1/32 Bf 109F-4/Trop Stab II./JG 27

Discussion in 'Start to Finish Builds' started by Catch22, Jul 19, 2014.

  1. Catch22

    Catch22 Well-Known Member

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    I can't get my butt in gear on my Hornet, but I've been eyeing the 1/32 Hasegawa Bf 109F-4/Trop in my stash. I have some Eagle Edition decals and will likely be doing one of the following two planes. I'm having a hard time deciding between them (or potentially other ones that pop up), and while I'm leaning towards the first one, I may just have to put it to a vote!

    [​IMG]

    [​IMG]

    The only start I've gotten is getting the canopy parts off of the sprues, and I've already run into a couple of problems.

    First off, I know on the port windscreen there is a part that opens. The Eduard mask I have has you leave a small gap where the break in the two panels would be. Should there be any paint there? Same thing on the sides of the canopy. It would have you paint bars, but from what I've seen it should just be clear.

    Sorry for the picture quality, but it should get the point across.

    [​IMG]

    [​IMG]

    Second issue. As you've probably noticed, there are a couple notches out of the bottom. That's my doing, trying to remove a couple of those ejector pin thingies. I changed my tactic on the other side and it isn't damaged, but what's a good way to fix this?
     
  2. Crimea_River

    Crimea_River Well-Known Member

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    #2 Crimea_River, Jul 20, 2014
    Last edited: Jul 20, 2014
    You can putty those breaks Cory as they are in the canopy frame that you're going to paint anyway. I'd suggest you use a file to smooth the dried putty and be very careful not to mar the clear area. The 109F had a sliding glass frame in the hinged canopy so there shouldn't be a frame there.

    EDIT: The line, often mistaken for a frame, would actually be the overlapping panes of glass and this feature was used on the top glazing as well. As for the one on the port side of the windscreen, there was a removable panel here, port side only, though I'm not sure of the purpose. The line suggested by the Eduard mask would represent the thin brace on this panel:

    Canopy.jpg
     
  3. Catch22

    Catch22 Well-Known Member

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    Thanks for the tip Andy. I plan on putting the masks on before I start trying to fill those spots to minimize any danger of damaging what needs to be clear.

    Oh, so there shouldn't be a frame on top either then? Alright, easy enough. I wonder why they later went back to using more frames? And alright, I'll leave the line on the windscreen. Though I'm guessing that it wouldn't have the outside colour applied, so once I paint the gray, I should tape over it? Sorry for so many questions, but I've only ever actually built one 109 and that was years ago, and not built well.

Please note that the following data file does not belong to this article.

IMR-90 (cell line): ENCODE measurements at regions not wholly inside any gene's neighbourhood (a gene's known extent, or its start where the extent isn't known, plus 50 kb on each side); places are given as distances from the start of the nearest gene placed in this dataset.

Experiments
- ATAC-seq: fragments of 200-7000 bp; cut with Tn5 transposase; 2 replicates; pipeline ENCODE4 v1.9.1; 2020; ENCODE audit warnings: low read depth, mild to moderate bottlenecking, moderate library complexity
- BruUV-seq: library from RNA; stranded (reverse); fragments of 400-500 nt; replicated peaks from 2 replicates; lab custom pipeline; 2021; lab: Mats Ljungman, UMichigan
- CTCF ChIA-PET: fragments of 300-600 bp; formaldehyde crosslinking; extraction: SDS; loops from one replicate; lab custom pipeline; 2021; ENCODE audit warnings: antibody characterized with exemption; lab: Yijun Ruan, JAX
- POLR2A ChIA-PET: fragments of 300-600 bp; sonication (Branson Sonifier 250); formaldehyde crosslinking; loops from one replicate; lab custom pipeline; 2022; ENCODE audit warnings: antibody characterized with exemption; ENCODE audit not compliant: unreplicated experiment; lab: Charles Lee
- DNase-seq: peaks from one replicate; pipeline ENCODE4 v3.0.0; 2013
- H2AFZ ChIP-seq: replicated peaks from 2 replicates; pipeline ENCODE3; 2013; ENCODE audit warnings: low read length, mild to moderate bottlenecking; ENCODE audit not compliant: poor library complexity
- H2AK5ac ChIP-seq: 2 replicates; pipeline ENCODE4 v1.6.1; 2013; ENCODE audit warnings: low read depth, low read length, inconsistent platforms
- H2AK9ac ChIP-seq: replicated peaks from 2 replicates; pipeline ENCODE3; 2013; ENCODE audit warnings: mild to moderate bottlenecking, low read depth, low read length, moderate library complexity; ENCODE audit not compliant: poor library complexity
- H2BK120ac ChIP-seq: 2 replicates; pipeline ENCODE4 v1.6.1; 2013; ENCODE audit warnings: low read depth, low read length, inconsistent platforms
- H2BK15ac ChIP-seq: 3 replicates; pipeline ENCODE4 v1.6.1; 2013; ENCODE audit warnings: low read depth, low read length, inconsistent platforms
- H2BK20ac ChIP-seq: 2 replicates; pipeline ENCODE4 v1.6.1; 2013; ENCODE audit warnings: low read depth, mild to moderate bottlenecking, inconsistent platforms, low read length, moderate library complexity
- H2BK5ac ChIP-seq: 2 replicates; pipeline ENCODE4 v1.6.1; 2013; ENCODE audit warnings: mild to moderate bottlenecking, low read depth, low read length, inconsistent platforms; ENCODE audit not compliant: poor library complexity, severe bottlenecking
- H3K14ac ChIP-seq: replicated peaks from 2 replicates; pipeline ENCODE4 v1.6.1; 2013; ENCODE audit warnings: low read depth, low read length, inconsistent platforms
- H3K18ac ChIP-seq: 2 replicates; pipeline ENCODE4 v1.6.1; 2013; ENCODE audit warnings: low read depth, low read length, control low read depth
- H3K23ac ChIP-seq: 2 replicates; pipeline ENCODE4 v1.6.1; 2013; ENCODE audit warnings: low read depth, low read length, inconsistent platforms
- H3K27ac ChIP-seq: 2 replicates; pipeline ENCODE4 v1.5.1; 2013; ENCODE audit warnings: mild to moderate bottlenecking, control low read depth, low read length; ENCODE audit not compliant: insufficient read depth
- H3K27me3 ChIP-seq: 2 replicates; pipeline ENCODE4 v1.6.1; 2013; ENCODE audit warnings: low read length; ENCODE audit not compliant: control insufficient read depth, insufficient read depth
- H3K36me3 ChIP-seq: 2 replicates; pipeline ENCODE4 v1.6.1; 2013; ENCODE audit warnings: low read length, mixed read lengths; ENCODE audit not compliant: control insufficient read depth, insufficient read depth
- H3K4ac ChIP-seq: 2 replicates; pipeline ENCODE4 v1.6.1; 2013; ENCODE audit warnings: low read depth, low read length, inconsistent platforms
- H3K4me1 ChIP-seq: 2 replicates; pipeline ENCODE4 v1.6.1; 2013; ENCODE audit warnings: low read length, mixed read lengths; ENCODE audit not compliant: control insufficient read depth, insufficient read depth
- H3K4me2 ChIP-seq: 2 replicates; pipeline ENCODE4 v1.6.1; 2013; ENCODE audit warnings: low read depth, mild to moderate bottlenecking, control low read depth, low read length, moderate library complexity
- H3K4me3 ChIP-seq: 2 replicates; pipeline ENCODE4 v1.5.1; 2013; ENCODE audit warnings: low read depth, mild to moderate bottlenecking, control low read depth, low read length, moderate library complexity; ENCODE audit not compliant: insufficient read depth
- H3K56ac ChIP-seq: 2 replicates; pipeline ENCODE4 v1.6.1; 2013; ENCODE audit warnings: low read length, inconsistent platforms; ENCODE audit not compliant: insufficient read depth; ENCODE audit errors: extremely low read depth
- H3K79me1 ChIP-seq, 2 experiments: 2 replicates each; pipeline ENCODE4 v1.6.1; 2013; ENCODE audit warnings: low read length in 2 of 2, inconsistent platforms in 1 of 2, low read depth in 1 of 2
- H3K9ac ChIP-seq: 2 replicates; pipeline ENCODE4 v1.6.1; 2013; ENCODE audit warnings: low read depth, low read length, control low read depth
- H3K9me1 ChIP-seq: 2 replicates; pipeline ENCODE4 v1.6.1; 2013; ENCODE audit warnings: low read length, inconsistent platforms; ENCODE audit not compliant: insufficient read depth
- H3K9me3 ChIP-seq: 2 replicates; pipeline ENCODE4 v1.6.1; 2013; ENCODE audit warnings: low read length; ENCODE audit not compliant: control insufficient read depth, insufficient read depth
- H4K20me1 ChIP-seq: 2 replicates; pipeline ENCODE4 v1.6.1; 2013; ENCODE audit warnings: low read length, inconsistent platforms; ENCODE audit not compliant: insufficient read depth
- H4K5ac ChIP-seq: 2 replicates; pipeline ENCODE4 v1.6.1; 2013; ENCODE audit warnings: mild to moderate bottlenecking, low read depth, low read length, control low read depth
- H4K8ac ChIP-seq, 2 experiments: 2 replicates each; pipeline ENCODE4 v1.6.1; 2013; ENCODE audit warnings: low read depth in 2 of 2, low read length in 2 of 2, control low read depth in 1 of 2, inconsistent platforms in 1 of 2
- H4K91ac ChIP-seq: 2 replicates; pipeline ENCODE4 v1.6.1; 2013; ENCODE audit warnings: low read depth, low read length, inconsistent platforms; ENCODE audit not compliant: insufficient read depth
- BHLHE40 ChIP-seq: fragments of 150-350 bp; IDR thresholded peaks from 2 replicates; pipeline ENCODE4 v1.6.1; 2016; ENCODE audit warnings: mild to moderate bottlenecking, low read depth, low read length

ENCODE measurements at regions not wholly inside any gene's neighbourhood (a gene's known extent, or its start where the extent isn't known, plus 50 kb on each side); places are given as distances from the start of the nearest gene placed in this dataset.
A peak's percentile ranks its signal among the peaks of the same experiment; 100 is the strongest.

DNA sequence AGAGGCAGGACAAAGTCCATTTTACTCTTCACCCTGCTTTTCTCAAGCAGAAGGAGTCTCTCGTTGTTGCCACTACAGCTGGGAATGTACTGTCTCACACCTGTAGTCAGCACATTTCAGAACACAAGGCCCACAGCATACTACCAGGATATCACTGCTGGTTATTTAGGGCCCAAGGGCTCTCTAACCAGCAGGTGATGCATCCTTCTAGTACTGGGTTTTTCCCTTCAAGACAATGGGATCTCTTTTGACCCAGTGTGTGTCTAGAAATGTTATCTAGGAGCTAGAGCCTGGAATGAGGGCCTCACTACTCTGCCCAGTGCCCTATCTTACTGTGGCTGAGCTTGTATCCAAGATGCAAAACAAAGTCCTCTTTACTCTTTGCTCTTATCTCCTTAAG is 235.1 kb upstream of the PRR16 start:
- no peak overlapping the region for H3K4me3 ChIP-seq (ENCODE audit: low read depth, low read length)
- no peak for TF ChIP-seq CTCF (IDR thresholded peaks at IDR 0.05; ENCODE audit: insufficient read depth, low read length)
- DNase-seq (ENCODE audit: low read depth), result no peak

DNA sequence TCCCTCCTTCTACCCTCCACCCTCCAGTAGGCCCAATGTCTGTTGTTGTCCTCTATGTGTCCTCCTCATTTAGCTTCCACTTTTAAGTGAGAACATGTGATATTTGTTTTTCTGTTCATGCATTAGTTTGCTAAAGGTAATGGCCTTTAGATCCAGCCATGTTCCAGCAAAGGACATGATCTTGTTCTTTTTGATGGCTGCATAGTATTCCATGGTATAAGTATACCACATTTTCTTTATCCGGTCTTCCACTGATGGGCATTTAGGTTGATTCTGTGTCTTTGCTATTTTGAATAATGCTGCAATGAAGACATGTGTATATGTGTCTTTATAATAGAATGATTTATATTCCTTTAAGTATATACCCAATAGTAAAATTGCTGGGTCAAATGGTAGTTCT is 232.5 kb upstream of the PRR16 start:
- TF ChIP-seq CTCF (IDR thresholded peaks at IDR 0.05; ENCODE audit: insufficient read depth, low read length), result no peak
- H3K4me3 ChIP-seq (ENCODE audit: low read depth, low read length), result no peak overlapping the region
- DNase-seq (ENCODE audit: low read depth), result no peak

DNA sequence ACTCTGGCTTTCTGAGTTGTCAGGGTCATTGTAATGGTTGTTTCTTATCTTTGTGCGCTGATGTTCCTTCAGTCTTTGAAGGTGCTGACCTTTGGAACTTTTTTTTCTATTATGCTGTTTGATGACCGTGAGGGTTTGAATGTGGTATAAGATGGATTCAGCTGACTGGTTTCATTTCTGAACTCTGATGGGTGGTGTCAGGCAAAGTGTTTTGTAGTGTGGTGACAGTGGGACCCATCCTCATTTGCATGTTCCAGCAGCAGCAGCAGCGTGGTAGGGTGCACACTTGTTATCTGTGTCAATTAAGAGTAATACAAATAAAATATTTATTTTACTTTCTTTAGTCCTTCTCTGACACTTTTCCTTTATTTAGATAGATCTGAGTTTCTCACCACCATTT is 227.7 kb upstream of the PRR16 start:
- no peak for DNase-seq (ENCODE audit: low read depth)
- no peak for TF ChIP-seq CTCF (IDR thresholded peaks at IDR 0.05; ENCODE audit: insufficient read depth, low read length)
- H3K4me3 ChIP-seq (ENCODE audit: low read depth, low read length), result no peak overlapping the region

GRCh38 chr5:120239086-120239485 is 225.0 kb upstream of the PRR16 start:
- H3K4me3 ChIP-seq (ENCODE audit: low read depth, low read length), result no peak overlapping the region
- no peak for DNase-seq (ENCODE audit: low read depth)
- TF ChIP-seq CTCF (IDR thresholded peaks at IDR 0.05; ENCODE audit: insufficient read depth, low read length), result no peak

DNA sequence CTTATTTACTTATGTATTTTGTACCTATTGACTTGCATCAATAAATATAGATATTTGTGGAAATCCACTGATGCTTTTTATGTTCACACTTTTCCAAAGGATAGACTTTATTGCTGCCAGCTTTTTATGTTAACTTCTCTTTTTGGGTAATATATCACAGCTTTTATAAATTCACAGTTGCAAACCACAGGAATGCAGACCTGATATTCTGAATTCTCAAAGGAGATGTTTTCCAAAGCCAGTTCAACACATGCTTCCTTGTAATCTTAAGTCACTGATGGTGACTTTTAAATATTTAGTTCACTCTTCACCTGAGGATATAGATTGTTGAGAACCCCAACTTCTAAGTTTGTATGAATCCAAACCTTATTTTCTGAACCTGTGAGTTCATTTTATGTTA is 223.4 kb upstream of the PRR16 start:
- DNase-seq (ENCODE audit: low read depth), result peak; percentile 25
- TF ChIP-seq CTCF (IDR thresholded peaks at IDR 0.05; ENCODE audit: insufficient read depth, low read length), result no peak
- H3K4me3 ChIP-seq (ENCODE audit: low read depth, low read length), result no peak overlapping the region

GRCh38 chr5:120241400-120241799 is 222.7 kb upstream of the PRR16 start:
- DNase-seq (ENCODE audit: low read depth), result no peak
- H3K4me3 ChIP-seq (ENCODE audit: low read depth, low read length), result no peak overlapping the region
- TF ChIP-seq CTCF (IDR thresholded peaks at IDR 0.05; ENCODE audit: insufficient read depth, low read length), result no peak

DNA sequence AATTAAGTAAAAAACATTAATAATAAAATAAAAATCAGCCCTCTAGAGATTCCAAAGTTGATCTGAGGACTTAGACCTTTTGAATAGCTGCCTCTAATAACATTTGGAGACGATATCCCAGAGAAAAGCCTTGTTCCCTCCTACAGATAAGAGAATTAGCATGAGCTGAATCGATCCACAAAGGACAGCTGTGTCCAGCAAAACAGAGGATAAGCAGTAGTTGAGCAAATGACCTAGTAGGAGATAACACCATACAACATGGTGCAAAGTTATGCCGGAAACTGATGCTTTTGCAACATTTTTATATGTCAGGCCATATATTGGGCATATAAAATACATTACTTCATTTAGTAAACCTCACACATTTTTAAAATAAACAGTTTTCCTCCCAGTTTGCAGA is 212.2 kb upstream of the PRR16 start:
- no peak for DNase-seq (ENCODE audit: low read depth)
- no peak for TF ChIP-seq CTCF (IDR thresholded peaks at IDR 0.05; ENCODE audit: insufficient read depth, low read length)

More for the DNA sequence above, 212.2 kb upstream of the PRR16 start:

4. Airframes

    Airframes Benevolens Magister

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    There's a sliding panel in the roof of the canopy Cory, with a 'handle' made from a rectangle of clear Perspex, very like the sliding cab windows on older Land Rovers. The sliding side panels were similar, but had a metal knob as a handle, later aircraft having a moulded Perspex knob. (both of the 'handles' are visible in the photo Andy posted.)
    The panel in the port side of the windscreen is a 'clear vision' panel, hinged at top and bottom, the rear part of which opened inwards. As with the canopy panels, there is no frame between the two parts of the Perspex.
     
  5. Catch22

    Catch22 Well-Known Member

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    Excellent info, thanks Terry. I wonder what Eduard was thinking with their masks?
     
  6. Crimea_River

    Crimea_River Well-Known Member

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    I believe the panels were done away with with the introduction of pressurized cockpits on the early G models and the heavier, framed canopies were then retained. The windscreen on the F was often supplemented by an externally attached armoured glass panel and this was also incorporated within the newer canopy on the G.
     
  7. Catch22

    Catch22 Well-Known Member

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    Ah, yeah that makes perfect sense then.
     
  8. Airframes

    Airframes Benevolens Magister

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    It's surprising how many model companies get it wrong with earlier '109 canopies. Even the relatively new Airfix 1/48th scale Bf109E has a frame on the side panels of the opening canopy. Apparently, it was modelled from the RAF Museum's 'Emil' - which had it's missing canopy replaced with one from a 'Buchon', which is the same as a '109 G , with the central frame. Why the researchers don't check, and ask questions if needed, is beyond me - there's more information and photos available now, together with real aircraft, than there were 30 or 40 years ago, so there's no shortage of detailed information.
     
  9. Lucky13

    Lucky13 Forum Mascot

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    What!? No power windows!?







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    Which door is it again Terry?
     
  10. Airframes

    Airframes Benevolens Magister

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    The one behind you - there's a sign above it which reads "To the pub" .................
     
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